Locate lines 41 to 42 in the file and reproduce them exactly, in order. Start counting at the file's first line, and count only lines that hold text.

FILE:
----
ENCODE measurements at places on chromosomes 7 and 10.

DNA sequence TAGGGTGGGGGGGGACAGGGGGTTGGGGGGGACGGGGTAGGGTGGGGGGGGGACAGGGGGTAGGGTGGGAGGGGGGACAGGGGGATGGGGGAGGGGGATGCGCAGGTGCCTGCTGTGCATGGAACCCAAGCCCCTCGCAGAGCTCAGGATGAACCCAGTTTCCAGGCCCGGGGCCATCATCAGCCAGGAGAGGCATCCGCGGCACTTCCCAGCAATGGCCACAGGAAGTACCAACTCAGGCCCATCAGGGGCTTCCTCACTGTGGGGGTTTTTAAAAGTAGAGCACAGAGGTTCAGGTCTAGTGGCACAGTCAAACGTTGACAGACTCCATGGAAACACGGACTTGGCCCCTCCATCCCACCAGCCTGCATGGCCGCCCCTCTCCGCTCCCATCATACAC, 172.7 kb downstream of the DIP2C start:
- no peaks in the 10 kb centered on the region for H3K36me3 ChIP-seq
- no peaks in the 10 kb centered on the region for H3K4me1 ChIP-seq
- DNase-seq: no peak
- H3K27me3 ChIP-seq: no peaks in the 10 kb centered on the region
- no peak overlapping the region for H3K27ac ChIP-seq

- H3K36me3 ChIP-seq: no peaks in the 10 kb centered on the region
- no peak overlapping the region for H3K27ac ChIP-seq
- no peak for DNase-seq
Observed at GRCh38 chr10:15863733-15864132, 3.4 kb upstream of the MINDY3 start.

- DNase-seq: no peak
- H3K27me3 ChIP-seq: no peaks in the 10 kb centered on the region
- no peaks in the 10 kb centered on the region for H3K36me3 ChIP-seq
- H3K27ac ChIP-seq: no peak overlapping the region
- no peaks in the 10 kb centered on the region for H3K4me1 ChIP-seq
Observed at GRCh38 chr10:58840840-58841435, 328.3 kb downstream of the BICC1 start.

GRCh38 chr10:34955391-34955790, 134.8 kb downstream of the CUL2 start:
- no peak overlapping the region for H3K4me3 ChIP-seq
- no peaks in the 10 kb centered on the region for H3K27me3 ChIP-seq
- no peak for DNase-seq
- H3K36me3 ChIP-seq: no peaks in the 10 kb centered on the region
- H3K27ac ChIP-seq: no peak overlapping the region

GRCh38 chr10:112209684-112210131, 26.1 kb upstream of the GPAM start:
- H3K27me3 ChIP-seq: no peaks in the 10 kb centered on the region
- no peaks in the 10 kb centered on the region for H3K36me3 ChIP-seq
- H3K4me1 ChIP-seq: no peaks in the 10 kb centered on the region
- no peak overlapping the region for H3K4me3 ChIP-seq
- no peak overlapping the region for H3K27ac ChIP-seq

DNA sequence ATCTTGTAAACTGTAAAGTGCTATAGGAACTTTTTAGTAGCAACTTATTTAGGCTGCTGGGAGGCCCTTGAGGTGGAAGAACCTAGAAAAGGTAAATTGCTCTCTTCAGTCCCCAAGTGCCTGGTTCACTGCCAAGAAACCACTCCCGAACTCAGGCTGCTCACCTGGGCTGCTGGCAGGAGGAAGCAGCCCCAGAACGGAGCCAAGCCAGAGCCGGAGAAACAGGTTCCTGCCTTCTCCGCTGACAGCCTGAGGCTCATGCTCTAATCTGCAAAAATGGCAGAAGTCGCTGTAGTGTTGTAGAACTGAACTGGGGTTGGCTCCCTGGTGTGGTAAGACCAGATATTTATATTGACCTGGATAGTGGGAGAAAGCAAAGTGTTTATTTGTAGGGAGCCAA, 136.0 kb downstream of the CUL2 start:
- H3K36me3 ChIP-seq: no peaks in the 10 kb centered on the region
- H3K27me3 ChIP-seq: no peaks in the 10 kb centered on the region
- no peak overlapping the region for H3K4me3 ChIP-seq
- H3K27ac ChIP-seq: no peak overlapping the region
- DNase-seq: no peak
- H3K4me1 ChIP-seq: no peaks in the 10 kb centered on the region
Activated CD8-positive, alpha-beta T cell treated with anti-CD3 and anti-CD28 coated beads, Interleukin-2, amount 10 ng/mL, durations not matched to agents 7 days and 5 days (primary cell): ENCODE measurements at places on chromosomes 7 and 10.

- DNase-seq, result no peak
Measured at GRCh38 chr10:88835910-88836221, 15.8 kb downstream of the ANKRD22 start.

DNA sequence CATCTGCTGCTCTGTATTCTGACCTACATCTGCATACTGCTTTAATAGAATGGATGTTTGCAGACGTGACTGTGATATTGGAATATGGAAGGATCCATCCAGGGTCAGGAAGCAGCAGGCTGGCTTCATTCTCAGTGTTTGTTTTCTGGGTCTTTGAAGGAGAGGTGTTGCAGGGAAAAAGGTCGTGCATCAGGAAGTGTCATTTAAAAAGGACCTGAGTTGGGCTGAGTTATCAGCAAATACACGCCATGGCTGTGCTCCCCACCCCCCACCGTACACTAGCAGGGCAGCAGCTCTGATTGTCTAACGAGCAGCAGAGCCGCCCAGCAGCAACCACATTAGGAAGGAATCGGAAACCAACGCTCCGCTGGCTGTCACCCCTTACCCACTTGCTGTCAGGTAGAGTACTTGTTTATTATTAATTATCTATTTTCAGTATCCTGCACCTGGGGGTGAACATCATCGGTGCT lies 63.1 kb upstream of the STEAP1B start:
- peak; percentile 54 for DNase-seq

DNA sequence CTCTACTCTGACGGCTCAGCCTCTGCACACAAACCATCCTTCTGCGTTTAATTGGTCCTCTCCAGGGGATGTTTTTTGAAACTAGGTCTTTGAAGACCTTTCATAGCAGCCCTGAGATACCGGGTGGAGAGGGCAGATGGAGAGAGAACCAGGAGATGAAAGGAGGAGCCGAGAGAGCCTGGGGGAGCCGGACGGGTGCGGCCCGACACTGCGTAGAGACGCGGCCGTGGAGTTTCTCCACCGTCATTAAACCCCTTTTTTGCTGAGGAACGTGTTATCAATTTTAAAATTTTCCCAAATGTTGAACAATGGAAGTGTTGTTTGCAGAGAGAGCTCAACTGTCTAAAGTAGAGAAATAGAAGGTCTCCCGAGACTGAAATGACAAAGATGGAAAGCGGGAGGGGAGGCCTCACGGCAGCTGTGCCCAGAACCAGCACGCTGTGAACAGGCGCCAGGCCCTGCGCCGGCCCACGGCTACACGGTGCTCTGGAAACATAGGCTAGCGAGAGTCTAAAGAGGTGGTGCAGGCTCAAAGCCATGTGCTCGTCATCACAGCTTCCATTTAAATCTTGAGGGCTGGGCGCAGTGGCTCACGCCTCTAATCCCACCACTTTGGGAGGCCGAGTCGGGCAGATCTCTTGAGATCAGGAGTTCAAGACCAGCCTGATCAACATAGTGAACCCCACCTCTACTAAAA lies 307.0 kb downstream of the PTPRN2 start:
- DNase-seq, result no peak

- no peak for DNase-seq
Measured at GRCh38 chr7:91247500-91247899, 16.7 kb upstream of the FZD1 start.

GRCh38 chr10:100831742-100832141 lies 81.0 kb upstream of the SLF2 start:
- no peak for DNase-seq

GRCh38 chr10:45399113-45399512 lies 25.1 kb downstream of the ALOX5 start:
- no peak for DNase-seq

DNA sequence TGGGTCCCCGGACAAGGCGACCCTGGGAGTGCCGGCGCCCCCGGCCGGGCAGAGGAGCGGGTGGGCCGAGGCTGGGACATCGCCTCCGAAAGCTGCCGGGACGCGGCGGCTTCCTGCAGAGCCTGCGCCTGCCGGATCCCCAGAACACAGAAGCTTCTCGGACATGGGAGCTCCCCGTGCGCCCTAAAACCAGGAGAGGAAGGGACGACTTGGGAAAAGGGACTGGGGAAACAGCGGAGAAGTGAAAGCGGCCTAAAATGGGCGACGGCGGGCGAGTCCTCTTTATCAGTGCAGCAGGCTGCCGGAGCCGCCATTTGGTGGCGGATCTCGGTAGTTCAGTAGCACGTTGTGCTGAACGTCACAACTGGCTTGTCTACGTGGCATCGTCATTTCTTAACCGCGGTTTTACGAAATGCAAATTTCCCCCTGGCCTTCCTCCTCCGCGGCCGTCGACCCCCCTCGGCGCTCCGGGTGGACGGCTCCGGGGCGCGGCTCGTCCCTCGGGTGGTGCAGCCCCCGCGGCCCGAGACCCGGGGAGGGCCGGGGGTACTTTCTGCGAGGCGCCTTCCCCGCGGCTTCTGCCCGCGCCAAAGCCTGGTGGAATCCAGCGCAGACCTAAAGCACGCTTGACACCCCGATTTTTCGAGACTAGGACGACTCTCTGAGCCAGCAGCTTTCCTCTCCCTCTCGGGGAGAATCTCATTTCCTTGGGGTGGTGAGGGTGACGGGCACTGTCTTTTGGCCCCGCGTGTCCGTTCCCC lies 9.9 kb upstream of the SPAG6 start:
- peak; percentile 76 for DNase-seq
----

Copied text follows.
- peak; percentile 54 for DNase-seq

DNA sequence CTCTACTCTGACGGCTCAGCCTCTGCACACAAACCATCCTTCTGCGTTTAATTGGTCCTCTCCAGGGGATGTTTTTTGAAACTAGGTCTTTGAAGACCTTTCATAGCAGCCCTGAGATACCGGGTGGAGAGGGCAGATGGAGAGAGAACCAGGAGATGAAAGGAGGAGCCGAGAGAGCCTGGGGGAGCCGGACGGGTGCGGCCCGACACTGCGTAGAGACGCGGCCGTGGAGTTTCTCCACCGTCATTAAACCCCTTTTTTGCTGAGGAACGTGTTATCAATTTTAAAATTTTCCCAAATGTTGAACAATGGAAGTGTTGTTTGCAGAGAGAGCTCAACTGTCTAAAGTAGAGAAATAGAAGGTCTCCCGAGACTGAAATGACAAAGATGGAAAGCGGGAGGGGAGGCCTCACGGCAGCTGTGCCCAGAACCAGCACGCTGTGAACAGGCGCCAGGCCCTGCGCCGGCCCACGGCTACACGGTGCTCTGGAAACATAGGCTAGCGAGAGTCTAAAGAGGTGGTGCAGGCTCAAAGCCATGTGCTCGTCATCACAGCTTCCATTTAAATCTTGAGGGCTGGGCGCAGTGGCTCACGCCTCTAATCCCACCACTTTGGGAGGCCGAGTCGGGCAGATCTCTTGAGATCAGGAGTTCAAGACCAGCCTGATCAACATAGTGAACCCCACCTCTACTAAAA lies 307.0 kb downstream of the PTPRN2 start: